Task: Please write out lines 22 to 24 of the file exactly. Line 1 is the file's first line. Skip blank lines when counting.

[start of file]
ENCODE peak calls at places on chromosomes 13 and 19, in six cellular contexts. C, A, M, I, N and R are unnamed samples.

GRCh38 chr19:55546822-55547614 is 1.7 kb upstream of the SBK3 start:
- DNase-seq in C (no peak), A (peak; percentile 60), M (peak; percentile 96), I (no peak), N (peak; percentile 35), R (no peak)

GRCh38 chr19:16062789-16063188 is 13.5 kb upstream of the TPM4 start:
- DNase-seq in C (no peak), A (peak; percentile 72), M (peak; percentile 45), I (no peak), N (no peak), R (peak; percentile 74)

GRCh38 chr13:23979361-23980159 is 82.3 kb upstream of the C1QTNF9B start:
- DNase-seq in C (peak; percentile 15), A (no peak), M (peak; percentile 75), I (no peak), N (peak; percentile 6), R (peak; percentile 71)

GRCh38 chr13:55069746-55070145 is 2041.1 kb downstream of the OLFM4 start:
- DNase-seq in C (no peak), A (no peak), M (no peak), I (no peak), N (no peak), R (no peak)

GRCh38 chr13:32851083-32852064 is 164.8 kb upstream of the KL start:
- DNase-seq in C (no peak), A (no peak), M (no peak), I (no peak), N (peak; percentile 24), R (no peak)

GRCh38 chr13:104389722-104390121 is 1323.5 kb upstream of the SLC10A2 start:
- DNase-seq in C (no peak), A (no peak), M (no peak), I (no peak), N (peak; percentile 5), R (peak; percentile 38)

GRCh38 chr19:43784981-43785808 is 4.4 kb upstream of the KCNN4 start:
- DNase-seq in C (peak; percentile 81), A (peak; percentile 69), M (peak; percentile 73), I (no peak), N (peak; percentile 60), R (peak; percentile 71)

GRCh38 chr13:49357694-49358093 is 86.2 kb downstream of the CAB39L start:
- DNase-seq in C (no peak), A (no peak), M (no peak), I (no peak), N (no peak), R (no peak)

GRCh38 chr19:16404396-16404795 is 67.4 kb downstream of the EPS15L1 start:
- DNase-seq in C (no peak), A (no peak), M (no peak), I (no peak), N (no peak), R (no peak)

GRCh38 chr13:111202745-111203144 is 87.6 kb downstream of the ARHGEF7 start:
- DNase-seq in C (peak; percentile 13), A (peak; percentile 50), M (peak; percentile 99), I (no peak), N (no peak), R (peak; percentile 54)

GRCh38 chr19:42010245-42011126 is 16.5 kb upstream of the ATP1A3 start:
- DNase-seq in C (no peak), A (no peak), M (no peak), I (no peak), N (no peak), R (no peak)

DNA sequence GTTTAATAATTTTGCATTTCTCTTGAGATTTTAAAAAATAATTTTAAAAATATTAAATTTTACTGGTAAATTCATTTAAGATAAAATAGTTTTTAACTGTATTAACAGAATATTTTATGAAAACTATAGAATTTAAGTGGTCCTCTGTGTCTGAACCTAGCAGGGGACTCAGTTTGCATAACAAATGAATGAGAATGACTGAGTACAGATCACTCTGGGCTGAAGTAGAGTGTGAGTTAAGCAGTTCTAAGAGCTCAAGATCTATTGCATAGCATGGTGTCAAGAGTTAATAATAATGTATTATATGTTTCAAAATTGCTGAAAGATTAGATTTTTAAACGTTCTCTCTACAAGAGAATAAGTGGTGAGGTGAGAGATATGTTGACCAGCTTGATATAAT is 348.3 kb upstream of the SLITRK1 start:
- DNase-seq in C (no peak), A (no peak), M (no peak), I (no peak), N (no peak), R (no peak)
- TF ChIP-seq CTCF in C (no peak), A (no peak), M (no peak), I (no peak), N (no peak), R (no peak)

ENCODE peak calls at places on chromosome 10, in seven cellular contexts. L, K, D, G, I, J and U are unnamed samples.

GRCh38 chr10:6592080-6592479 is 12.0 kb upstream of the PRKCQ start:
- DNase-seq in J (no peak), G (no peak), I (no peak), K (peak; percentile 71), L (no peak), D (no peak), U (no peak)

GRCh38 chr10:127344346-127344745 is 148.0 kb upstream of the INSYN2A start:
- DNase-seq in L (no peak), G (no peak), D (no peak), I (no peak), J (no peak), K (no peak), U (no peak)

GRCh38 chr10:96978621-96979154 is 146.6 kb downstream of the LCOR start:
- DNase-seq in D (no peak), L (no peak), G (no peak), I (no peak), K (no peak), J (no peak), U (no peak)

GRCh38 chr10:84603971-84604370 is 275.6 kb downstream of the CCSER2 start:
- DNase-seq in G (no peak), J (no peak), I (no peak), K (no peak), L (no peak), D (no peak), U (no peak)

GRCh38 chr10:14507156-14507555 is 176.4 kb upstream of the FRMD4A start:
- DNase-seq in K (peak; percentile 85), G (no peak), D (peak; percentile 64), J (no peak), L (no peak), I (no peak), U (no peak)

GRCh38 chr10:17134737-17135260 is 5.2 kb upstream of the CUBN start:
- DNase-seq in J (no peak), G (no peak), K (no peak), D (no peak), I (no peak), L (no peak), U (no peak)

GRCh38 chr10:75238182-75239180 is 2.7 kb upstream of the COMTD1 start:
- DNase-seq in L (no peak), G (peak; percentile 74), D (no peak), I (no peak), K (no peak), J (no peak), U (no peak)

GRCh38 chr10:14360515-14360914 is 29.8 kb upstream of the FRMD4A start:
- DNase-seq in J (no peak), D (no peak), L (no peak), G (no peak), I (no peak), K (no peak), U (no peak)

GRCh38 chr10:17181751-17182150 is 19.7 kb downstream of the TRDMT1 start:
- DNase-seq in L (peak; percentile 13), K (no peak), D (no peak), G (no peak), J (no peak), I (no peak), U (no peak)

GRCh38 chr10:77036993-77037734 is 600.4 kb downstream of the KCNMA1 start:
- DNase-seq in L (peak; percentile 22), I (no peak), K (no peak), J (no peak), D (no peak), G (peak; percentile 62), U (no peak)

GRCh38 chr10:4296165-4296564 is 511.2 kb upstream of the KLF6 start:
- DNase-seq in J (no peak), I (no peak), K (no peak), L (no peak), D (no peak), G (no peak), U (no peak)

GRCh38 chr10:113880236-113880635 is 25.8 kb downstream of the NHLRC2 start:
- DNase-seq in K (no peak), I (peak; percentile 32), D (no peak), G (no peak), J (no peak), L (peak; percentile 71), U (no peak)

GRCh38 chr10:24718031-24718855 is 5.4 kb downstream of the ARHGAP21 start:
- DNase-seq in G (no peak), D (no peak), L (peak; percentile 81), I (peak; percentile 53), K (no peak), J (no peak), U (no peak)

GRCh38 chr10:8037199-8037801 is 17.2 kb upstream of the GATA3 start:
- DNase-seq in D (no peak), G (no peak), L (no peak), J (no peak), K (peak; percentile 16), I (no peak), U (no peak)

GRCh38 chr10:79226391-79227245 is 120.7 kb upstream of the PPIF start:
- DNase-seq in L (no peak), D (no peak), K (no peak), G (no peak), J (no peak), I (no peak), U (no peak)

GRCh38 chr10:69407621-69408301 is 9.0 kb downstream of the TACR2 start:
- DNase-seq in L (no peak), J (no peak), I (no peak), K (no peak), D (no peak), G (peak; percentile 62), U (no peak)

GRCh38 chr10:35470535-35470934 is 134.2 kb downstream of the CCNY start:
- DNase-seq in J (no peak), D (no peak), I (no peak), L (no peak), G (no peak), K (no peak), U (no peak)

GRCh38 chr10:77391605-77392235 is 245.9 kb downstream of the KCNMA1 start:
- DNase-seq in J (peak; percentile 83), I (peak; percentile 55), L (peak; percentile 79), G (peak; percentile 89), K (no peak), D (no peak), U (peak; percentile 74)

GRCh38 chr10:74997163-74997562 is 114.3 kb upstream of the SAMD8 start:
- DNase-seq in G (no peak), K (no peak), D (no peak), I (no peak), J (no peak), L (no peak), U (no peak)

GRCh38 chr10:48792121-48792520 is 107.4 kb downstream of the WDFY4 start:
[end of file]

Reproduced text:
GRCh38 chr19:42010245-42011126 is 16.5 kb upstream of the ATP1A3 start:
- DNase-seq in C (no peak), A (no peak), M (no peak), I (no peak), N (no peak), R (no peak)

DNA sequence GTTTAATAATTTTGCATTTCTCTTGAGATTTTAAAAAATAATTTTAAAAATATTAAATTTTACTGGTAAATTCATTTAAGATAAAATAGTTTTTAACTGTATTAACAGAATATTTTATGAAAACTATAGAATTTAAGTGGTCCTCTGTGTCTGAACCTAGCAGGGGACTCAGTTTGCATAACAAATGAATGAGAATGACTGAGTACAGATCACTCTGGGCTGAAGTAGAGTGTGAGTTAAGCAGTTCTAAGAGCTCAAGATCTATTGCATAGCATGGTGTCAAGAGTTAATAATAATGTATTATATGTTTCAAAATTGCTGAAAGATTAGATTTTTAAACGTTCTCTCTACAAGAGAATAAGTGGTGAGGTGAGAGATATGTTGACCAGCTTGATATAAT is 348.3 kb upstream of the SLITRK1 start: